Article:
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tv   CBS Evening News  CBS  July 6, 2013 6:00pm-6:31pm PDT

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>> axelrod: tonight, crash-landing frannight, crash landing in san francisco. a jet from south korea with more than 300 passengers and crew on board s on >> a jet from south korea with over 300 on board crashes on arrival. at least 2 are dead and dozens injured. three countries are offering asylum to snowden -- but can he get to any of them. a run away train explodes between canada and maine and. a slice of life under new york streets. a new comer to our shores with a unique musical talent to share. >> this is the cbs evening news.
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>> this is the cbs evening news. good evening, with the west coast edition of the broadcast. asiana airline flight 214 from seoul south korea crashed upon landing today. the boeing 777 had at least 300 on board, 2 are dead and as many as 23 to 103 injured. it appeared to be an uneventful touch down suddenly the tail section broke apart and fire burned in the mid section. our coverage begins in san francisco. >> it took just seconds from the time asiana flight 214 crash landed and what is left shows how fortunate most of the
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passengers were to get out unharmed. it hit a sea wall as it tried to land and hit a trail of debris as it tried to land. >> the initial impact looked like the plane had just split in half. >> this eyewitness news said he was in disbelief as the flight approached. >> this is the runway it came in like this and it just hit like that and the whole thing just collapsed immediately. it never really had a chance. >> passengers got out using emergency slides. robert's wife and daughter were on board, both slightly injured but they are okay. >> they started evacuated everyone. >> one by one family members got the news they were hopeful
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to hear. >> i'm extremely thankful he was all right. >> but some did not survive. >> there are two fatalityis associated with this incident. 80 passengers sent to area hospitals. on recording this afternoon air traffic controllers radioed the pilot. >> emergency vehicles are responding. >> immediately after the crash all incoming flights were diverted away from san francisco. the investigation is only now beginning on how this landing went so horribly wrong. >> two of the lanes have been open for traffic. officials are still trying to account for all of the passengers aboard the flight. >> i spoke to anthony who saw the accident unfold.
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he said everything appeared normal until the pile 09 landed. >> when the wheels appeared to touch down you saw the white plume of smoke, not the normal plume, and immediately after that you hear a pop and a fire ball of sort come out from what looked like underneath the plane, there was then immediately ir way to san francisco. wyatt andrews joins us in washington to pick up that part of the story. wyatt? >> investigators from the national transportation safety studd will conduct a detailed study of the voice and flight data recorders to learn why the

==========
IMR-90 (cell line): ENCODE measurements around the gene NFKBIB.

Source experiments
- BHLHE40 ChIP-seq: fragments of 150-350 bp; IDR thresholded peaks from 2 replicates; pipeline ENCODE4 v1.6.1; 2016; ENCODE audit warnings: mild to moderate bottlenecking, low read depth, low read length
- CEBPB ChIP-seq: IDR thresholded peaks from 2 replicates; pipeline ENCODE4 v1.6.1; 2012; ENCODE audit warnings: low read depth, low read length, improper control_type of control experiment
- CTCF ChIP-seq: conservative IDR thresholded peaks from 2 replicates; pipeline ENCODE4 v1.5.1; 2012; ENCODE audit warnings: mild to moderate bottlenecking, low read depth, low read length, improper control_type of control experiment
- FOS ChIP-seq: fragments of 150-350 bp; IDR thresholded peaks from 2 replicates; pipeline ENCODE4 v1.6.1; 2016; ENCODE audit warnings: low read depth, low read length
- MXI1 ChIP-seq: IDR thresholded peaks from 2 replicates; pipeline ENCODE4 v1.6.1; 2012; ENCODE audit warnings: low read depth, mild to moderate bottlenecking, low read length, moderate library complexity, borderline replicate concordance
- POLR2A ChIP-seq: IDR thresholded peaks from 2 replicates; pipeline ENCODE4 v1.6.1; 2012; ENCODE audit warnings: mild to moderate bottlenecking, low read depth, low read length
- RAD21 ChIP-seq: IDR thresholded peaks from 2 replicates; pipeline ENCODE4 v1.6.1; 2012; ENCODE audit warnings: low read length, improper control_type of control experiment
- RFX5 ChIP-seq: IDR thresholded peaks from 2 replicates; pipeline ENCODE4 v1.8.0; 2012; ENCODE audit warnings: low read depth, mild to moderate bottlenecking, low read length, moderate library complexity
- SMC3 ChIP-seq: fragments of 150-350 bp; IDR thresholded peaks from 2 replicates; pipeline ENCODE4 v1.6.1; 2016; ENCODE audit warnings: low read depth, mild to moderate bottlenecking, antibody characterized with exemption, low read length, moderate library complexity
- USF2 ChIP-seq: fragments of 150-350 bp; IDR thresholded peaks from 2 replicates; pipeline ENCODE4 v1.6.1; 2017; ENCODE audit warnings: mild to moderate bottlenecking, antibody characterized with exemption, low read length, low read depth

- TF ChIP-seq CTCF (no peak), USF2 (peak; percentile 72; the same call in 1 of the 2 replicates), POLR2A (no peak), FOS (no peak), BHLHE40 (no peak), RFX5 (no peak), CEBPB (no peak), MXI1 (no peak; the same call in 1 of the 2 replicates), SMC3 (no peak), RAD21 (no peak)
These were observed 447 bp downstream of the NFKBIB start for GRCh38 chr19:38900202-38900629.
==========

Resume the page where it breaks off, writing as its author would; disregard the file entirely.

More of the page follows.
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flight assembled to drop from the scai well short of the bay.ay while leaving a dree brie trail that ends at the edge of kee sphrab bay. the investigation could take months but the tail shows a tail strike where the tail hits the ground first and in this case ls severed from the aircraft. that could indicate the plane was flying too low and too slow and makes the airspeed, how fast it was going, among the first thing investigators want to know. mark is a safety consultant for "cbs news" and the former chairman of the ntsb. >> the flight data recorder is going to tell me what the speed was, what the altitude was, if act the gea down, if all of the flaps were in the right position, where the yolk was, did the flare occur too early or too late? nt the flare refers to the nose up orientation that is normal during most landings but was too high during this one.
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investigators will want to know why. experts tell "cbs news" the tail strike landing and crash has three most likely causes. pilot error, instrument failure, ar a last-second gust of wind, a wind shear capable of driving the plane into the ground in the critical seconds before contact. >> reporter: in this crash, investigators do is v. a lot to work with, both the voice and data record are survived the crash as did most of the passengers, the crew and the pilots. officials will try to confirm at what points the pilots knew their aircraft was in trouble. jim? >> wyatt andrews recording tonight from washington. thank you. >> joining us now by skype from rgy tahoe is our safety analyst, captain sully burger. from the initial reports about the crash, what stands out to you? >> this apparently is the first accident involving a boeing triple 7 that involves passenger fatalities. it's obvious the airplane landed short of the run way and began
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to slide down the runway resulting in a post crash fire. you can see from the video, a debris trail leading up to the airplane from the impact point. >> you have landed yourself at san francisco international any number of times. erething more challenging about landing there than other airports? >> there are several things that make it unique. in fact the faa has classified i as a special airport as well as other airports thank have the mountainous terrain or other challenges. it's surrounded bywater and water is a feert ourless terrain where it's difficult with winds and low visibilities plus the high terrain just past it. >> captain sullyburger, thank you for joining us. >> thank you jim. confusion in egypt with state television saying a new interim prime minister has not yet been appointed, despite earlier reports that the post is going to mohammed el baradei. funerals took place for the 36